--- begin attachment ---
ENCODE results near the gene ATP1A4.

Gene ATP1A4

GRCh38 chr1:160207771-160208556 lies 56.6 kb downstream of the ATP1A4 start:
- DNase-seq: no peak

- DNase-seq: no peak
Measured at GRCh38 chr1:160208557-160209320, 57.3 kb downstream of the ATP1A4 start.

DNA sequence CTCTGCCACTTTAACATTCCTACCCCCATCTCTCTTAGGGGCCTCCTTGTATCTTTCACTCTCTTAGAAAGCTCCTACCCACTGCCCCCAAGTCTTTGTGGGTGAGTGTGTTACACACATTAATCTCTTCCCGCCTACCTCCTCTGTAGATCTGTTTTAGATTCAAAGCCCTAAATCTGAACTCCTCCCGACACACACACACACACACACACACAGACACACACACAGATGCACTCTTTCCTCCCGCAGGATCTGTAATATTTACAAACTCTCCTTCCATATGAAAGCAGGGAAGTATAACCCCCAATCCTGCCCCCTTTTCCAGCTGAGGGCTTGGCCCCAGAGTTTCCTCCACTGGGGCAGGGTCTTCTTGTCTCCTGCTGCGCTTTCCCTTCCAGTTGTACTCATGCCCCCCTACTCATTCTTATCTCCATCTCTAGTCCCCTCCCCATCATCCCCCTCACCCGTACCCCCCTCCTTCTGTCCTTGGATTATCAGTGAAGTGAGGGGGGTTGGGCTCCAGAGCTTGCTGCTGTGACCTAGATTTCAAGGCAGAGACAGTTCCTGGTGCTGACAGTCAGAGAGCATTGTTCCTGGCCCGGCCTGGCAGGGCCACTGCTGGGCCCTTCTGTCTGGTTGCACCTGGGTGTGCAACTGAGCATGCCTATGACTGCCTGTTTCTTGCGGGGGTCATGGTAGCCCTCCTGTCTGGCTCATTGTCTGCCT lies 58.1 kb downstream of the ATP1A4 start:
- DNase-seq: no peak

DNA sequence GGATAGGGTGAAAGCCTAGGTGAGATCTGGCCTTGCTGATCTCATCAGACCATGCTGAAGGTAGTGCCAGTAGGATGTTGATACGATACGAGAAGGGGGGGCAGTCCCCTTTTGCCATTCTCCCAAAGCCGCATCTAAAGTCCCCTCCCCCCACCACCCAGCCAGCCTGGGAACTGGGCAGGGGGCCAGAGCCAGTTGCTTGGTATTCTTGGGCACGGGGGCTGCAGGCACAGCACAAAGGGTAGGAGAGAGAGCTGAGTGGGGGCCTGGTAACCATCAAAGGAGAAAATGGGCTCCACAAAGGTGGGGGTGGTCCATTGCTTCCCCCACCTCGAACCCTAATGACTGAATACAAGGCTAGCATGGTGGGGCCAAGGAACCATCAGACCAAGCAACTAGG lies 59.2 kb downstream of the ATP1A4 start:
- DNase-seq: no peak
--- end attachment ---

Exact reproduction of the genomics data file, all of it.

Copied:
ENCODE results near the gene ATP1A4.

Gene ATP1A4

GRCh38 chr1:160207771-160208556 lies 56.6 kb downstream of the ATP1A4 start:
- DNase-seq: no peak

- DNase-seq: no peak
Measured at GRCh38 chr1:160208557-160209320, 57.3 kb downstream of the ATP1A4 start.

DNA sequence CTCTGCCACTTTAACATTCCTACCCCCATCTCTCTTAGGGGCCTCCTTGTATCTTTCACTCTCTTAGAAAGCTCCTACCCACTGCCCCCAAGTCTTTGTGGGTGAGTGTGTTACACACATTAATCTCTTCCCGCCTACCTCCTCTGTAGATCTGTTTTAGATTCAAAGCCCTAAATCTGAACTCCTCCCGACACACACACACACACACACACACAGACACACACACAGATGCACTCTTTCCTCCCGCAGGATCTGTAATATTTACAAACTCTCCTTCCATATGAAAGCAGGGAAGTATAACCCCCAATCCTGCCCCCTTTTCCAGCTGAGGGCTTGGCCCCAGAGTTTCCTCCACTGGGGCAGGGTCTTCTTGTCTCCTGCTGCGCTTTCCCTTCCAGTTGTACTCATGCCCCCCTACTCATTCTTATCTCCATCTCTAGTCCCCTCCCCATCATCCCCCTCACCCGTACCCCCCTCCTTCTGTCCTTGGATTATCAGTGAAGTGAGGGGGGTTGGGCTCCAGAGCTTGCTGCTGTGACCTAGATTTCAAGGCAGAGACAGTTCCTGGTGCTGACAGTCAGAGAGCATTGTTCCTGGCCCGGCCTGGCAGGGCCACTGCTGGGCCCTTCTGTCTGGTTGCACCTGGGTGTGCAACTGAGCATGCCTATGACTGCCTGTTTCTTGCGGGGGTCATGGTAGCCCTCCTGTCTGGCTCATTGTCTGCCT lies 58.1 kb downstream of the ATP1A4 start:
- DNase-seq: no peak

DNA sequence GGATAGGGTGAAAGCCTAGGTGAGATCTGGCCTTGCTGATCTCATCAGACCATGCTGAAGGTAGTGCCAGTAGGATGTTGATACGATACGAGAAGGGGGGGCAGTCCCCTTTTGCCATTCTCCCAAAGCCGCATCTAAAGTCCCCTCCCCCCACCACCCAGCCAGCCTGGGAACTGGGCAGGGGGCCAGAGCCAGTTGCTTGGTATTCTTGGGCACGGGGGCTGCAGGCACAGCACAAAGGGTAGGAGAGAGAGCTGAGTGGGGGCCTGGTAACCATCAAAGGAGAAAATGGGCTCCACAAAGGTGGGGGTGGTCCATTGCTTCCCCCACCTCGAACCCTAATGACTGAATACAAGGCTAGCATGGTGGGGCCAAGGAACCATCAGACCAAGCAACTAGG lies 59.2 kb downstream of the ATP1A4 start:
- DNase-seq: no peak